Wednesday, March 18, 2009

Happy Birthday, Lizbuth!

Liz by any other name would be as ... hmm ... as, ah ... Well, two decades ago, Frank referred to Liz as "that sassy Southern woman," and that sounds about right. I mean, she's a dead-on professional. She smiles when it's required and keeps the F out of all office communications. She says please and thank you and calls her clients Mizz and Mister. I think the sassiness only shows where appropriate.

She's my hero: She's a wild woman who can easily be appropriate when it's required. Wow.

She's seventy-four today but looks sixty. Well, I met her when she was fifty and she looked like she was in her mid-thirties. Yep. She's always looked about fifteen years younger than she really is. So I guess when she was fifteen, she looked fetal.

I've been waiting HOURS for her permission to post this photo, but I may go ahead and do it anyhow. She probably doesn't like this picture, but most of us don't like photos of ourselves, do we?

Well, I went to the Third Annual Baldwin Park Arts Festival last Saturday. I sold as much there as I usually do at an Ybor City Saturday, so let's move on, shall we? Let's go, in fact, to the Motel Nix ... er, Six. Usually I like them. All I want on the road anyhow is a place to shower and sleep. It's a lovely bonus that a motel room isn't cluttered. In fact, it was this lack of chaos that I was looking forward to in a room away from home, although the horrible bedspread in every room is anything but serene. It's this whole scene of Americana, making sure they've covered all the cliches -- and they are legion. The Statue of Liberty. A bucking bronco. A sailboat. A pine tree. The Golden Arches. And all of it in a stay-awake red-orange and blue. It's pretty awful. But maybe it's like those diners that just want to move customers in and out, so the furniture is uncomfortable: lingering over a cup of coffee is not encouraged.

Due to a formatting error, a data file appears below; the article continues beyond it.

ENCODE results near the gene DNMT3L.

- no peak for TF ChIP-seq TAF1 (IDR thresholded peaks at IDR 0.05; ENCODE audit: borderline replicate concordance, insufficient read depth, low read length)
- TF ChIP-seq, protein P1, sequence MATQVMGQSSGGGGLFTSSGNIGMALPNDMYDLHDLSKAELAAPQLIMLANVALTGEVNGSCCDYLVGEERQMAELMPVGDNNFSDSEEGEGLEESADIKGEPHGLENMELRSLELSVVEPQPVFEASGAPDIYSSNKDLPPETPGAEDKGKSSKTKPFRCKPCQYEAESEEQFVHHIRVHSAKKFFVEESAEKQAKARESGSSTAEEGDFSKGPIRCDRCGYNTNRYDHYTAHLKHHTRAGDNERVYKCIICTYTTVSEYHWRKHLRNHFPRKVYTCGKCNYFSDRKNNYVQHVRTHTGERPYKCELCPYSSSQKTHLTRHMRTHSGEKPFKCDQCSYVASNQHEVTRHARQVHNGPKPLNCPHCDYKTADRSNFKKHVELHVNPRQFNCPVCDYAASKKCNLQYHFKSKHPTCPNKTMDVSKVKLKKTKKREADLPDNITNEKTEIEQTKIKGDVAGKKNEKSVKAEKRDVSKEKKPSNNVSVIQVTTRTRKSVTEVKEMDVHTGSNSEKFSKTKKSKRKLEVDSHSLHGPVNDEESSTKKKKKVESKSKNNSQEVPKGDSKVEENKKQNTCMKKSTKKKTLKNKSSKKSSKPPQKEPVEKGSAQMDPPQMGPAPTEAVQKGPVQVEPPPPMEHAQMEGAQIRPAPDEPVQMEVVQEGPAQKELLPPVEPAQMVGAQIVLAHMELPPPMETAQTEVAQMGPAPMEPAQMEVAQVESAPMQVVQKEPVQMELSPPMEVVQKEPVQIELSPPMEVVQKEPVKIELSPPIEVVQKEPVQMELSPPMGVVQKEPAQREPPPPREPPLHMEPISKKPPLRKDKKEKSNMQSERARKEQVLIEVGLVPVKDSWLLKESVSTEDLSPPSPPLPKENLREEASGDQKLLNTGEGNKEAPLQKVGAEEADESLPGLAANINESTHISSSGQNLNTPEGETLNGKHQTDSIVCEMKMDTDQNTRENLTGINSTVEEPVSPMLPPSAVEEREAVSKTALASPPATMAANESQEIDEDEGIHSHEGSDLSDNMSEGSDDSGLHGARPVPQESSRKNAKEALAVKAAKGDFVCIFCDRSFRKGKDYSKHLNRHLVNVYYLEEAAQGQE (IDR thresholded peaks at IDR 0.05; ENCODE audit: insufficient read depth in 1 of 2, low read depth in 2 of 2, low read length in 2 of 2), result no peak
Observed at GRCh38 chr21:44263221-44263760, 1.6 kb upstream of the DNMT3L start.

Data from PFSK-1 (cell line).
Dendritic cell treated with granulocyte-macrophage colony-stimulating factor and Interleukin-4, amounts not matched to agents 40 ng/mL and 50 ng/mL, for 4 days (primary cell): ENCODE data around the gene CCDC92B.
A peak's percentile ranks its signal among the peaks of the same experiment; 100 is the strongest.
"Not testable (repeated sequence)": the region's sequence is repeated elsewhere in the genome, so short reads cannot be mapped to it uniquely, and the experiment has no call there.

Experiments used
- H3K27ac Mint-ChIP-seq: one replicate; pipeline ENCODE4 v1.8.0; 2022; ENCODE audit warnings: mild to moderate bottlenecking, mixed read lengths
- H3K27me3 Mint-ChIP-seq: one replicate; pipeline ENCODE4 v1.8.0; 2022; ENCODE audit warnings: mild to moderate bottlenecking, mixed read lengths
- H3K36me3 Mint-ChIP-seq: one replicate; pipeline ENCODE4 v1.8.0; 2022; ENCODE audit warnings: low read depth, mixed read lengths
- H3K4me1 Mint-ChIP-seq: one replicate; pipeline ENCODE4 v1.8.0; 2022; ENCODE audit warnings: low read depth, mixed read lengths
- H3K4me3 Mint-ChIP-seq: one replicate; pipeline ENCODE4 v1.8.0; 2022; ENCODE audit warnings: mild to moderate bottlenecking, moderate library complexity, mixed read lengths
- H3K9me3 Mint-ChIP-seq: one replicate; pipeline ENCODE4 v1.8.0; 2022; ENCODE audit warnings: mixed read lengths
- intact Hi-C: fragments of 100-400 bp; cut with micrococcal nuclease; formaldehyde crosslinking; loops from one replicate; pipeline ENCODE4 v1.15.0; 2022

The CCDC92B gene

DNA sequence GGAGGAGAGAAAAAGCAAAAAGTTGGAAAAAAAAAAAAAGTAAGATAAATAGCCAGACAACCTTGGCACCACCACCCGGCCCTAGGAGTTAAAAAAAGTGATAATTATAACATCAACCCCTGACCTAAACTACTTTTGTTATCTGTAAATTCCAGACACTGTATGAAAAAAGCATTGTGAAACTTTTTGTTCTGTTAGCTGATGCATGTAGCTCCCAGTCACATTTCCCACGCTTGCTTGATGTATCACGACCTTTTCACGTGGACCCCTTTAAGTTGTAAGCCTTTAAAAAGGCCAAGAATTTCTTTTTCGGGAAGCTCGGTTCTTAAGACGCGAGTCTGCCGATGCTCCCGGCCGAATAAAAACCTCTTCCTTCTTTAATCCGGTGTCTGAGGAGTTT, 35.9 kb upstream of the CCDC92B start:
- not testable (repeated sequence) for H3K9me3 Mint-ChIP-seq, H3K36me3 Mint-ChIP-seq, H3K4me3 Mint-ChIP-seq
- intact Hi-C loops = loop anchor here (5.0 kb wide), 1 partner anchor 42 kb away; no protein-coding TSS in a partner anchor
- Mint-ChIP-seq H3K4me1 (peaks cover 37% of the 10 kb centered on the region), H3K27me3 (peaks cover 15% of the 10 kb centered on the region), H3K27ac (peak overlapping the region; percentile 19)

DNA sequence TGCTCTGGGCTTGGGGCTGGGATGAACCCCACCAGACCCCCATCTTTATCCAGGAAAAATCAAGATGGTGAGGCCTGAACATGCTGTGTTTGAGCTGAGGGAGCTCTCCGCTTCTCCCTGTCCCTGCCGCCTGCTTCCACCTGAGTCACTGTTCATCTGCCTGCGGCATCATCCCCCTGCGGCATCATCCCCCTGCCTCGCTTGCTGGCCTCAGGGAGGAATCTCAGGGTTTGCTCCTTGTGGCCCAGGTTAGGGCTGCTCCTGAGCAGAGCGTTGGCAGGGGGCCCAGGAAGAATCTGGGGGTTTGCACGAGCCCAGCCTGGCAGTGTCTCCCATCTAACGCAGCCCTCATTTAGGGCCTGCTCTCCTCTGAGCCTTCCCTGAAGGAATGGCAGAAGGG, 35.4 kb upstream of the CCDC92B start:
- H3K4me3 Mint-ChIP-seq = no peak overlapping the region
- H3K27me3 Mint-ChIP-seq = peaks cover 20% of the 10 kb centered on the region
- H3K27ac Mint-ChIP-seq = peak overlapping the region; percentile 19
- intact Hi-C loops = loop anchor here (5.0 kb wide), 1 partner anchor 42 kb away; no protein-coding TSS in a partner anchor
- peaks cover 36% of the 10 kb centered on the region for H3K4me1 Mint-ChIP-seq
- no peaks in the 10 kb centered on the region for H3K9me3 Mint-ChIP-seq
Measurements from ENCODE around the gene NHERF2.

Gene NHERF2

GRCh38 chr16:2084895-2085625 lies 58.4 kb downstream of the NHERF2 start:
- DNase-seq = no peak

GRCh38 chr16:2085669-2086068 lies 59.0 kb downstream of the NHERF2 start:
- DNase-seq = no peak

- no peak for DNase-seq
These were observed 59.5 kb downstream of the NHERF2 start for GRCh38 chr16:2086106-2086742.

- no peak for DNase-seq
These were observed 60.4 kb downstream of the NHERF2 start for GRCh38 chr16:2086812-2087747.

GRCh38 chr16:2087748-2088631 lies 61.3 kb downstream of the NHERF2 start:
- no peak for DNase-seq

The stay at Motel 6 started off bad. It was five-thirty-two when I got there, and the lobby -- using that term generously -- closes at five-thirty. We therefore conducted business with a sliding glass window, a faulty speaker, and gross body language in a closet-sized alcove. "Sign the card!" the clerk yelled from behind the counter in the locked lobby, across the room and through the glass. The people ahead of me were understandably unsure how to do this. The clerk stomped over to the window and said, "Sign the card now!"

It turned out that she meant -- and possibly even said -- "Slide the card now!"